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Tuesday, 16 April, 2002, 12:52 GMT 13:52 UK
Plea for access to devastated Jenin
The true death toll may not be known for some time
Aid agencies are pressing Israel to allow them to distribute emergency supplies in the refugee camp at Jenin - the scene of the heaviest fighting in the Israeli military offensive on the West Bank.

We're going to need heavy lifting equipment to wrest the bodies from the rubble

UN relief agency
The Palestinian Authority is calling for an immediate investigation into what happened at Jenin; it claims Israeli troops killed hundreds of people there. The Israelis say dozens not hundreds of Palestinians died, many of them militant fighters.

And the level of destruction is becoming more evident. Our correspondent, Jeremy Cooke, who was among a small group of journalists escorted into the camp by Israeli soldiers, described a scene of utter devastation.

Rene Aquarone, spokesman for the UN Relief and Works Agency, (UNRWA) which looks after Palestinians in refugee camps, said: "We need access.

"We tried to distribute food yesterday (Monday) but the authorisation to enter came so late that the truck could only get into the camp at six o'clock in the evening - and then we were not given permission to unload and had to leave."

A Spokeswomen for the World Health Organisation (WHO) and Unicef also said that the agencies were unable to deliver food and medical aid to needy people who had been under curfew in Jenin for more than a week.

The WHO is worried about the risk of diseases such as cholera and diphtheria breaking out in the camps due to lack of running water and medical supplies.

'War crime'

Our correspondent said any buildings still standing were marked with gunfire.

On the streets tanks and armoured personnel carriers and Israeli foot patrols were still operating.

Most of the camp's 13,000 inhabitants fled the incursion, but some are now returning to shattered or deserted homes.

Jenin boy
Agencies fear diseases such as cholera breaking out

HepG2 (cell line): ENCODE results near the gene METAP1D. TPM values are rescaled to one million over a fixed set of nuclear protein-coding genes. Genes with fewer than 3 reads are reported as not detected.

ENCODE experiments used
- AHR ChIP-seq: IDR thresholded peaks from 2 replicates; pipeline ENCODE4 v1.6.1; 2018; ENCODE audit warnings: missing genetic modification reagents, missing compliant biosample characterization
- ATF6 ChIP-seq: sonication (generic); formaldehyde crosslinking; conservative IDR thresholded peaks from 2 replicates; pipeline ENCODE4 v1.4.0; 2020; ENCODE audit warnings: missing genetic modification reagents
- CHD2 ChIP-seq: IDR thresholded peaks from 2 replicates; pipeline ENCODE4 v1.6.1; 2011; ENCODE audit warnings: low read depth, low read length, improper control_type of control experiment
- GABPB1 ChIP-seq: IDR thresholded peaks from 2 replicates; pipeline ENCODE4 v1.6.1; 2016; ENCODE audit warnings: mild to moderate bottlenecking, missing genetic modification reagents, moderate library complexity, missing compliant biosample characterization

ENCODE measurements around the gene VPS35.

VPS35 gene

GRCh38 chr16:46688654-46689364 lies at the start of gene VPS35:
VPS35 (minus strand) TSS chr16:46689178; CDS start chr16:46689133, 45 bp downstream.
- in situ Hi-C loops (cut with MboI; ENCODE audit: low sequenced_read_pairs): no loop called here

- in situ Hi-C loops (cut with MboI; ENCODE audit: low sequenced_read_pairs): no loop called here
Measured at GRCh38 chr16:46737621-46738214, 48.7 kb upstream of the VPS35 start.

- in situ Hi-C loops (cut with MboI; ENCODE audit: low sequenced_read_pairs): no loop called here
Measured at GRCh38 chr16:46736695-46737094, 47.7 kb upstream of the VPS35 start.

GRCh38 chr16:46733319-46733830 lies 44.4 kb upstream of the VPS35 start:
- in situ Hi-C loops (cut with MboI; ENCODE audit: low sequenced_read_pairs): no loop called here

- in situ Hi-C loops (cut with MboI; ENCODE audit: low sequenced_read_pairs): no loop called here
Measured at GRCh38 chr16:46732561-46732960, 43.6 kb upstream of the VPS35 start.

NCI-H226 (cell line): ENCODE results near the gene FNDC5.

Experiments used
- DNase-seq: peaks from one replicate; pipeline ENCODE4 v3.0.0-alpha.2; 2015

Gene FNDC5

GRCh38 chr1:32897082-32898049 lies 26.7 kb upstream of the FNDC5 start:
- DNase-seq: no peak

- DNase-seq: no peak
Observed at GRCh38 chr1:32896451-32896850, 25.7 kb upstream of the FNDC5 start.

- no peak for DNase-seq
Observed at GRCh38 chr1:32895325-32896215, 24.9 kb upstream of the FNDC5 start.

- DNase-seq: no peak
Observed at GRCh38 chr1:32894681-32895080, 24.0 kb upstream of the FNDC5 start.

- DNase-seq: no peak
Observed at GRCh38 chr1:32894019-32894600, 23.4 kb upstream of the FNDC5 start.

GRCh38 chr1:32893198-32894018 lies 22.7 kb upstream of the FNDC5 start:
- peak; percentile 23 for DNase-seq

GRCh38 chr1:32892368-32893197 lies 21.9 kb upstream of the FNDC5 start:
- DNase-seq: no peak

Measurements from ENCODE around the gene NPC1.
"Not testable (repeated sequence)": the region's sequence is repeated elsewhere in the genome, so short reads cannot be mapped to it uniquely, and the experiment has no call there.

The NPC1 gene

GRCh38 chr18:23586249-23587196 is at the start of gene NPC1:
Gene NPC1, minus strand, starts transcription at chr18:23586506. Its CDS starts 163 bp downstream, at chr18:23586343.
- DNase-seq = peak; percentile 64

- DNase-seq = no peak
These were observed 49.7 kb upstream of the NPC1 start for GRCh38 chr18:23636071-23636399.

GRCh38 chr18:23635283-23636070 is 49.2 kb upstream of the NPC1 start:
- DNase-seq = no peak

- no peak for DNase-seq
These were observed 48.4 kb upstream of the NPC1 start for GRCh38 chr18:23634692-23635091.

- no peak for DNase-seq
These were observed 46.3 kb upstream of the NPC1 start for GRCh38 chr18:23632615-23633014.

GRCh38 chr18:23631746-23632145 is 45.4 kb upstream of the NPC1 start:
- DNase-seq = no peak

"My house is destroyed. I'm now staying at my brother's," said Mohammed Ballaf, freed after being rounded up with hundreds of people by Israeli forces.

He said he had yet to see his wife and four children, who fled the ferocious fighting for the nearby city of Jenin.

"My house can be repaired, but it will cost a lot of money. Everything is burnt inside," he told Reuters.

Senior Palestinian official Nabil Shaath said on Tuesday that Israel's alleged "massacre" of hundreds of Palestinians at Jenin refugee camp included between 60 and 70 summary executions.

He told a Cyprus-hosted UN conference on Middle East peace: "The massacre in Jenin is really horrible. It is a war crime."

But the row over the number of dead could carry on for some time because of the level of devastation.

Bodies gathered

Our correspondent said it could take days, perhaps even weeks to sort through the wreckage.

The Israeli Supreme Court has insisted the Red Cross be allowed to monitor the gathering of the corpses - against the wishes of the Israeli army.

But ambulances from UNRWA and the Red Cross were only able briefly to collect eight bodies from the camp late on Monday.

Mr Aquarone said they would need more help to get to other bodies.

"We're going to need heavy lifting equipment to wrest them from the rubble - and to look for survivors."

The BBC's Jeremy Cooke reports from Jenin
"Only the women are on the streets"
Major General Farkash, Israeli Military Intelligence
"It was a real fight between terrorists and our army"
Janine di Giovanni of London's Times newspaper
"Twelve years of covering war hadn't prepared me for this place"
See also:

16 Apr 02 | Middle East
Eyewitness: Inside ruined Jenin
16 Apr 02 | Middle East
Bethlehem church stalemate grinds on
30 Jul 01 | profiles
Fatah: Cornerstone of Arafat's power
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